The death of 46-year-old African American George Floyd choking under the knee of a white police officer in Minneapolis on May 25 triggered waves of protests that continue to wash over the U.S. Floyd was pinned down for eight minutes and 46 seconds. “I can’t breathe,” he said several times and called out for his mother before falling silent. The fresh round of protests also brought back to the street as well as social networks the Black Lives Matter (BLM), a movement for racial justice that many thought had begun to ebb after its dramatic rise since 2013.
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The election of Barack Obama as President had raised hopes among the African Americans in 2008, but racism continued to fester. The 36 million blacks in the U.S. are mostly descendants of around 400,000 African slaves brought to land by British colonisers. Started to control slave riots, racism is foundational to policing in the U.S.
In July 2013, three Black organisers, Alicia Garza, Patrice Cullors and Opal Tomett, were discussing on Facebook the acquittal of a man who killed Trayvon Martin, a 17-year old black teenager in Florida. “Our Lives Matter, Black Lives Matter,” Ms. Garza wrote on Facebook. Ms. Cullors replied: “#BlackLivesMatter”. Ms. Tometi joined in and the hashtag spread its digital wing. BLM radically differs from the earlier avatars of black mobilisation that cloaked as civil rights or faith-inspired. All three founders are women, Ms. Garza and Ms. Cullors identify as queer. They say their motto is also to touch black people who are marginalised by African American politics itself. The BLM website says its “mission is to eradicate white supremacy and build local power to intervene in violence inflicted on black communities by the state and vigilantes”.
True to the digital era, it is a loose non-hierarchical network that swings into physical mobilisation in response to situations. Ms. Tometi told the New Yorker in an interview this week: “We want a divestment from the police and an investment in black communities. We are demanding immediate relief for our communities. We want community control.” BLM identifies itself as a human rights movement more than a civil rights one.
The movement germinated in July 2013, and the shooting death of Michael Brown, an 18-year-old African American boy in Ferguson, Missouri, in August of 2014 led to the first street protest under its banner. It then spread to other cities. “No justice, No peace,” the protesters said. Earlier the same year, Eric Garner, who was selling single cigarettes in New York was put in a chokehold by a police officer until he died. From its initial appearance in 2013 to until May 2018, #BlackLivesMatter was used almost 30 million times and was one of the most used hashtags on Twitter. White supremacists and several Republican politicians have opposed the movement, and counter hashtags and bumper stickers — “All Lives Matter” and “Blue Lives Matter” — were launched.
In a country as methodical as the U.S., there is no data on policing at the federal level. The Washington Post began to catalogue deaths by police shooting since 2015 and it turned out to be twice as much as the FBI’s count. In 2019, the police killed 1,004 people — 376 of them white, 236, black. African Americans are 13% of the population, but they are a quarter of those who die in police shootings. Only in 127 cases, the officers were known to have body cameras. Chauvin had 18 complaints against him but never faced action — police rarely face the consequence.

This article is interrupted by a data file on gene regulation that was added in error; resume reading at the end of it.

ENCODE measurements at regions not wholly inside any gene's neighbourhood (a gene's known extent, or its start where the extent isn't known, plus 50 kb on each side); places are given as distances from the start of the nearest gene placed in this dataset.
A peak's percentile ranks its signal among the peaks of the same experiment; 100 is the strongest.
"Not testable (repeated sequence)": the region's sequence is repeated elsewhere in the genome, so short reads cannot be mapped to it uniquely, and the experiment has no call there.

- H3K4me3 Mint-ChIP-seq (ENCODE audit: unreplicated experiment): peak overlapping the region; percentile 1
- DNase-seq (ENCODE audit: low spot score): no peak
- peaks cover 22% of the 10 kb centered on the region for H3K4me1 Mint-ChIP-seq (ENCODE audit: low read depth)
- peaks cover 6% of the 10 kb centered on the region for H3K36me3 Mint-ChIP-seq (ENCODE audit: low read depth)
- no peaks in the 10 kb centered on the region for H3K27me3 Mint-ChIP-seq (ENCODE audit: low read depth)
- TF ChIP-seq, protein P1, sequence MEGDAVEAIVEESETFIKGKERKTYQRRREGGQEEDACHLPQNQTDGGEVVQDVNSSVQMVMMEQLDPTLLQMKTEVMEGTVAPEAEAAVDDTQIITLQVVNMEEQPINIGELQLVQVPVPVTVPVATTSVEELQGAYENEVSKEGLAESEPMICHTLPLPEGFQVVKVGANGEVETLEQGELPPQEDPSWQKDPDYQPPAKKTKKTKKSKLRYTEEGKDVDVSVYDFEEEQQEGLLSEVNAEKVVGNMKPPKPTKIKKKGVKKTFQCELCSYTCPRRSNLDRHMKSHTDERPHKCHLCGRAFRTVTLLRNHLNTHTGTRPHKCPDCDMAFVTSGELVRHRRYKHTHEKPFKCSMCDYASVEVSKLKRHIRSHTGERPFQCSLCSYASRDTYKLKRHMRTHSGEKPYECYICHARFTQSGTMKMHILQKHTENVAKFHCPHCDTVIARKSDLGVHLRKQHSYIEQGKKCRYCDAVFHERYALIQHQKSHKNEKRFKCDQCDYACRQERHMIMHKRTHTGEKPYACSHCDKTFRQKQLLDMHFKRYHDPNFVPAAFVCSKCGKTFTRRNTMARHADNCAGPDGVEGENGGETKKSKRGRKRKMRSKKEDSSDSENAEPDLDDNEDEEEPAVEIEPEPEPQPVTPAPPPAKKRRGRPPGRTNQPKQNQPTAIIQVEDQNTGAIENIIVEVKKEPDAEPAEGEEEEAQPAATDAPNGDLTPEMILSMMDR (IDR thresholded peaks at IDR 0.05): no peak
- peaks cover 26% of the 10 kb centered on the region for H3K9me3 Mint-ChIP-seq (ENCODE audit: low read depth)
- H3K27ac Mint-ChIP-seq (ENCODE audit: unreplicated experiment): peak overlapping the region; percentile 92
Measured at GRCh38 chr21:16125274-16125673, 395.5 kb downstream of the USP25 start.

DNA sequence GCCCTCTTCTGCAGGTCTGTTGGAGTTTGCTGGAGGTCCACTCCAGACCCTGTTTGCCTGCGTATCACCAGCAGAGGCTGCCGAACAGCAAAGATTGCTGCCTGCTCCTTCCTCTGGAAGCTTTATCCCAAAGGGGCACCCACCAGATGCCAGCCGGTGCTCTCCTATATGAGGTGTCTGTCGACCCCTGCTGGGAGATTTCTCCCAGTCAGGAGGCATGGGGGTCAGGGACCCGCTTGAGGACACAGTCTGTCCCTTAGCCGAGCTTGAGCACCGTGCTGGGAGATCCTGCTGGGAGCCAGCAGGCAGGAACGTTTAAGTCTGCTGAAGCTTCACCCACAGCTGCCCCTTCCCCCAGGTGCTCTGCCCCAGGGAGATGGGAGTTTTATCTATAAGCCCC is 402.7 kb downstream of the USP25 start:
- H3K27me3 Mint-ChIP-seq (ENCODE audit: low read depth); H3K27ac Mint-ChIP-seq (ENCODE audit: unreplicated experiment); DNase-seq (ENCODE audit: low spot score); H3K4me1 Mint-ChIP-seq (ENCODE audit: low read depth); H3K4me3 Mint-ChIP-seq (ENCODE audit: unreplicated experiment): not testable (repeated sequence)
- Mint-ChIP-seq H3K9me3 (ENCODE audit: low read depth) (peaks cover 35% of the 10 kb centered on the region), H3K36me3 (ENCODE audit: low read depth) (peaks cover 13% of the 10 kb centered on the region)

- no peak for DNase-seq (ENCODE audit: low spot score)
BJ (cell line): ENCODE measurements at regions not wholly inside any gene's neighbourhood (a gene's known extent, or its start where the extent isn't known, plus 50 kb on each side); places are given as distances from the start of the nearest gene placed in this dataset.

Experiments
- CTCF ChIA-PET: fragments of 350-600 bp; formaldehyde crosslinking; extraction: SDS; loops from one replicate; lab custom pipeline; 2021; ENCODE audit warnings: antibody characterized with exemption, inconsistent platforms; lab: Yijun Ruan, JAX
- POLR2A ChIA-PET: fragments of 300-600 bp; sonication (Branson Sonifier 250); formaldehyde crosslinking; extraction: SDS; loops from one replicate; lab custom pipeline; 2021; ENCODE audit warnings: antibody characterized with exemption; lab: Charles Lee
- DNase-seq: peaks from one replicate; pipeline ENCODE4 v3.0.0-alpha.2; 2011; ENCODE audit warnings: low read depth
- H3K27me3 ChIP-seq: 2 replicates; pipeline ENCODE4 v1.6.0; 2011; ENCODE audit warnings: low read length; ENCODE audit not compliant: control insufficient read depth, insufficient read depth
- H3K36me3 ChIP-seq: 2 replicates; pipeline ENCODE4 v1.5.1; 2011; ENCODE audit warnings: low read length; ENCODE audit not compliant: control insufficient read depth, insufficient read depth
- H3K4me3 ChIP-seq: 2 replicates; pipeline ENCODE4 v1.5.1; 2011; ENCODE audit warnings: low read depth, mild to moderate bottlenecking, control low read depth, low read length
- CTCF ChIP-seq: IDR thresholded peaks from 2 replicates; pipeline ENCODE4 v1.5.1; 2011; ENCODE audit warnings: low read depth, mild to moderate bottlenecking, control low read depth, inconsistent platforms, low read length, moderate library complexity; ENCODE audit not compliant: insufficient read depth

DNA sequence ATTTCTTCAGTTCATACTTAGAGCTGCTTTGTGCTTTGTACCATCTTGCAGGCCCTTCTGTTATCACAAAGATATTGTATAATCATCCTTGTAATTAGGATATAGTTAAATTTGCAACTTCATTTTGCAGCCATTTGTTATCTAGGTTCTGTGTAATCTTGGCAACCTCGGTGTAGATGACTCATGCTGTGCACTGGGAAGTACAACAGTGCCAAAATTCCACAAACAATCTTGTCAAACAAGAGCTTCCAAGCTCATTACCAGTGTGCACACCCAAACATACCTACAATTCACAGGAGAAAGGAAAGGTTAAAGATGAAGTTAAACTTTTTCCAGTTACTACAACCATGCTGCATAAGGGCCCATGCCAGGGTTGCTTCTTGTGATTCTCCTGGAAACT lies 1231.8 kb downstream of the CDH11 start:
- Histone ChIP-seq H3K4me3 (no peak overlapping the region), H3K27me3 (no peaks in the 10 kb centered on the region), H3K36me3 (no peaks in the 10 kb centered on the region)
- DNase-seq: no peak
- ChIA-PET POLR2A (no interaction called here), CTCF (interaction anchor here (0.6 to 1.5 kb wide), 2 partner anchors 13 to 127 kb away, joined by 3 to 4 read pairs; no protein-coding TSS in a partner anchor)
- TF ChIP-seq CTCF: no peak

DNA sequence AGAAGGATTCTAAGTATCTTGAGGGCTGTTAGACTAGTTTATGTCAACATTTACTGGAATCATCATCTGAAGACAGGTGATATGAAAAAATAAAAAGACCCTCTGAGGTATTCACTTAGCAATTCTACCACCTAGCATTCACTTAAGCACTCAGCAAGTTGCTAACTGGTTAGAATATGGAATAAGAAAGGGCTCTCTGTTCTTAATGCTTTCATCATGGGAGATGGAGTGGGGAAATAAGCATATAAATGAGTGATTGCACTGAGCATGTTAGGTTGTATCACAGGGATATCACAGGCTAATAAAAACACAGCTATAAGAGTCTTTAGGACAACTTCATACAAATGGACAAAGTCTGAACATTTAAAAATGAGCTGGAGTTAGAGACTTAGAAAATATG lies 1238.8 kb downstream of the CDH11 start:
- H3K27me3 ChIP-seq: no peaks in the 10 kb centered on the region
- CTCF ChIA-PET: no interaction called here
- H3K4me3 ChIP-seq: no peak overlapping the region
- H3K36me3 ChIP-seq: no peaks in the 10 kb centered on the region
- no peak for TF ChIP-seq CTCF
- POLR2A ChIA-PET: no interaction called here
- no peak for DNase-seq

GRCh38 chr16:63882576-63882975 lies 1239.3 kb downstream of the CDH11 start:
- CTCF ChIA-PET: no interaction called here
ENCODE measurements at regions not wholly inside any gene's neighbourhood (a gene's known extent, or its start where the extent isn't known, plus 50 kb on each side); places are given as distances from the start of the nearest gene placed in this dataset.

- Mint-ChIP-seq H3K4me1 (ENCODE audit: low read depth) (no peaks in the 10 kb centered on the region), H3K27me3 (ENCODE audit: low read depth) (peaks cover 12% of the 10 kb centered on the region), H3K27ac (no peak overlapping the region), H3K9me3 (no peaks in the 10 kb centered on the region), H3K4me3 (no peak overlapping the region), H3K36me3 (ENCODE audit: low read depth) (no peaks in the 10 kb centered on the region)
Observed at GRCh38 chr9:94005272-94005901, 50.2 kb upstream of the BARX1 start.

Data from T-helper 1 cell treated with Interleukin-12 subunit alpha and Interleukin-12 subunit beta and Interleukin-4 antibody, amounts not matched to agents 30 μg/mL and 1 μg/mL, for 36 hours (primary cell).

Tool of the system
But then, police officers are merely tools of a law enforcement system that is accused of being biased against the poor and the African Americans. Though the standard reporting on police violence against the blacks currently centres on President Donald Trump’s apparent pivot to white prejudices and claims of being a tough leader, things were no better in the past. A 1994 Federal Crime Bill championed by Bill Clinton accelerated mass incarceration, writes Udi Ofer of the American Civil Liberties Union.
The 1996 Democratic Party Platform “bragged about instituting the death penalty for nearly 60 more crimes, and even encouraged the prosecution of young people as adults. This platform remained largely in place until 12 years later.”
Sociologist Alex S. Vitale, in his 2017 book, The End of Policing, argues that policing in the country expanded over a 40-year period. More funds, technology, fear in society and criminalisation of poverty brought police deeper into society and aggravated the problems that they are incapable of solving. In most cases involving police shootings, the jury is required to address only a narrow question — did the officer fear for his life at that exact moment that he fired.
While Democrats largely responded positively to the BLM movement, Republican response was harsh. One Senator called the movement an incitement of violence against the police. Former FBI chief James Comey speculated that BLM had a restraining effect on policing and crimes were going up. During the 2016 election, BLM activists forced Democratic aspirants to make commitments on addressing these issues, but the party establishment always played a balancing act. Senator Amy Klobuchar, a presidential aspirant who stepped aside in support of Joe Biden, could not or did not bring charges in any of the 30 cases of people killed by police under her jurisdiction as a County Attorney in Minneapolis.
The 2016 election of Mr. Trump started a decline of BLM’s popularity. There were a lot of things that contributed to this, including a reduction on police killing. In 2005, the police killed 305 African-Americans, 27% of them unarmed. Last year, it dropped to 260, 11% of them unarmed. Many decided to turn their attention to other progressive causes, targeting Mr. Trump. Floyd’s death has spurred the movement back into action.